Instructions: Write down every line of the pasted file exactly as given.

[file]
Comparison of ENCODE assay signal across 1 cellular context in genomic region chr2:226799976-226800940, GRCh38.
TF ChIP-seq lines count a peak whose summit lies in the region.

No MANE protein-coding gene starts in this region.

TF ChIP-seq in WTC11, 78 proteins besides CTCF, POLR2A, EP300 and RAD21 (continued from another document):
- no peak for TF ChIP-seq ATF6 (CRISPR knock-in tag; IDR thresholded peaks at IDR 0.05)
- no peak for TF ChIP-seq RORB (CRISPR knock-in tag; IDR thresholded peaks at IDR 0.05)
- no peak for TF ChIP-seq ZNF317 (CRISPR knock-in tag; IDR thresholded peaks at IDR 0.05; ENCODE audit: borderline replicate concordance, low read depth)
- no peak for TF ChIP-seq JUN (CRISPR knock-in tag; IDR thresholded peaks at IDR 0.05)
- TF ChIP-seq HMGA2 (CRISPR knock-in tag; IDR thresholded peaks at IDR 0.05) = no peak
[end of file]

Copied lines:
Comparison of ENCODE assay signal across 1 cellular context in genomic region chr2:226799976-226800940, GRCh38.
TF ChIP-seq lines count a peak whose summit lies in the region.

No MANE protein-coding gene starts in this region.

TF ChIP-seq in WTC11, 78 proteins besides CTCF, POLR2A, EP300 and RAD21 (continued from another document):
- no peak for TF ChIP-seq ATF6 (CRISPR knock-in tag; IDR thresholded peaks at IDR 0.05)
- no peak for TF ChIP-seq RORB (CRISPR knock-in tag; IDR thresholded peaks at IDR 0.05)
- no peak for TF ChIP-seq ZNF317 (CRISPR knock-in tag; IDR thresholded peaks at IDR 0.05; ENCODE audit: borderline replicate concordance, low read depth)
- no peak for TF ChIP-seq JUN (CRISPR knock-in tag; IDR thresholded peaks at IDR 0.05)
- TF ChIP-seq HMGA2 (CRISPR knock-in tag; IDR thresholded peaks at IDR 0.05) = no peak